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loose steering stem? Honestly, if it's your first track day, the chances of you warping rotors (unless theyre cheap ebay crap) or over heating any components on an otherwise well mechanically sorted machine, is doubtful. Maybe suspension, but really, I'd be looking for something mechanically that failed, not a suspension adjustment (unless something in the suspension broke)
-Cody
 

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Whats the maintenance history with your bike? when was the last time you changed your brake fluid? last time you replaced the fork fluid?

Start with brake pads first and replace the brake fluid as well. im leading towards rotors but start with the simple stuff first. is this a dedicated track bike or a double duty street bike?
 

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Maintenance history is pretty solid. Brake fluid was replaced in september, with minimal riding in between, the bike is an '06, it has under 13k miles on it. Couldn't tell you when the suspension fluid was replaced, or if it was replaced. The brake fluid is going to be replaced very soon. It's a double duty bike, but as you can tell, it doesn't get much miles. I've owned it since 09, and it had 5400 miles on it when i bought it. So it doesn't get much use. I can't find time. But i'm not on here to tell my sob stories, haha.

I do not live in san diego. Bummer.
 

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Maintenance history is pretty solid. Brake fluid was replaced in september, with minimal riding in between, the bike is an '06, it has under 13k miles on it. Couldn't tell you when the suspension fluid was replaced, or if it was replaced. The brake fluid is going to be replaced very soon. It's a double duty bike, but as you can tell, it doesn't get much miles. I've owned it since 09, and it had 5400 miles on it when i bought it. So it doesn't get much use. I can't find time. But i'm not on here to tell my sob stories, haha.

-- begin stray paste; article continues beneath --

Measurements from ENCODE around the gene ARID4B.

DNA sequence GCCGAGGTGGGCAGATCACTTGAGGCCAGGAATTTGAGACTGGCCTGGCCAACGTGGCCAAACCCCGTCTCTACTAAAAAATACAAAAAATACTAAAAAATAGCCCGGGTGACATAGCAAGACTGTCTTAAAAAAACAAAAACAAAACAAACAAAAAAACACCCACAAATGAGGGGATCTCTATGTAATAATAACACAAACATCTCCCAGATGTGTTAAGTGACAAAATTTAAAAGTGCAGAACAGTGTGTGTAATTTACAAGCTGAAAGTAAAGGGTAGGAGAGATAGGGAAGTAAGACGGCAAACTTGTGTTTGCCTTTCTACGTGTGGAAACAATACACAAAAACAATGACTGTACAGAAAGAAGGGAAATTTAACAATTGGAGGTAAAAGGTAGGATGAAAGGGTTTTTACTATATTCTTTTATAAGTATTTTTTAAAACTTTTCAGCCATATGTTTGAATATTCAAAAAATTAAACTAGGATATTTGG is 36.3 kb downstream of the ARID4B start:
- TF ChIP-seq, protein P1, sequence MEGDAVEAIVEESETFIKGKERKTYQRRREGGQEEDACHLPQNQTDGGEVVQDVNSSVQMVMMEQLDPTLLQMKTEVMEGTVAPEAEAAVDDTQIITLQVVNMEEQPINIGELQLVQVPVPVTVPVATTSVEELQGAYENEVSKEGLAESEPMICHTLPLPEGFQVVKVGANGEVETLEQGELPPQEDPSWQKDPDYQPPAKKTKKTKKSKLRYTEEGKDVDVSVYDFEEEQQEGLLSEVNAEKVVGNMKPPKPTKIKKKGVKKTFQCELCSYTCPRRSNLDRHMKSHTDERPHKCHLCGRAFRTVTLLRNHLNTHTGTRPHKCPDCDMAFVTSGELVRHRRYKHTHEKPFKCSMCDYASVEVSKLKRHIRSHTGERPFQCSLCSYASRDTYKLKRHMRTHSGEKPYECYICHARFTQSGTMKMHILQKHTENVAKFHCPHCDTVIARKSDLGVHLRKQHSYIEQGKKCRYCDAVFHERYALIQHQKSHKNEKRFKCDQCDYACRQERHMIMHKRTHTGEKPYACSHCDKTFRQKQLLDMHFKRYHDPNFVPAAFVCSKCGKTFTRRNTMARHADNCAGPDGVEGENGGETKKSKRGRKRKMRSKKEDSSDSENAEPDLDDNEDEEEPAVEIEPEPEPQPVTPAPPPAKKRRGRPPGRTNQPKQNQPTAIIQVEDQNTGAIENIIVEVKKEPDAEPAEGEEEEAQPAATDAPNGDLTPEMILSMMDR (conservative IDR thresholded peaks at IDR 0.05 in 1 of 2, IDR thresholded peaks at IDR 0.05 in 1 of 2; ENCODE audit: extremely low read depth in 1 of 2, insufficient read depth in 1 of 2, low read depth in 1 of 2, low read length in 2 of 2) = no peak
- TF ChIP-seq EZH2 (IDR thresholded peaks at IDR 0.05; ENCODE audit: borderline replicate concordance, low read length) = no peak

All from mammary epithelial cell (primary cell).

I do not live in san diego. Bummer.
probably consider changing your fork oil as well. For normal riding, it should be done every 2 years. For track and agressive riding, I usually only get about 10-12 months before I start to notice the front getting spongey.
 

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Thanks guys, i'll take a look into all of that. Fork oil should definitely be changed, then. And even if that's not the problem, it probably couldn't hurt.

Hitman123, I'm in the san fernando valley.
 

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Thanks guys, i'll take a look into all of that. Fork oil should definitely be changed, then. And even if that's not the problem, it probably couldn't hurt.

Hitman123, I'm in the san fernando valley.
Send me a PM with contact info. I'm usually free weekends in the mornings unless I'm riding.
 

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I had a similar problem, heavy brake vibration under hard braking that'd get worse the hotter the brakes got.

Was glazed rotors/pads. I sand blasted the rotors and switched to different pads and it was solved.
 

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OP, this is definitely under braking only? and you feel it through your lever? Assuming this is true, read on:

And I am beginning to lose faith in this forum by the people who are suggesting suspension changes for a brake pulsation...

Anyway, pulsation can only be caused by the mechanical components of the system. Fluid will not do it, although it is good to change it regularly anyway.

Given that this is your first track day I am going to go with a frozen/gummed up button on a rotor. Take them off, check for straightness against a flat edge, then thoroughly degrease and make sure that the rotor floats on the buttons. It would be a good idea to bead blast the braking surfaces at this time or if you do not have access to a blast cabinet, really aggressive with brake cleaner and scotchbrite.

Change the pads since you suspect they are ready anyway and put it back together.

If, when all is done this does not fix your issue, look to wheel bearings/head bearings.
 

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OP, this is definitely under braking only? and you feel it through your lever? Assuming this is true, read on:

And I am beginning to lose faith in this forum by the people who are suggesting suspension changes for a brake pulsation...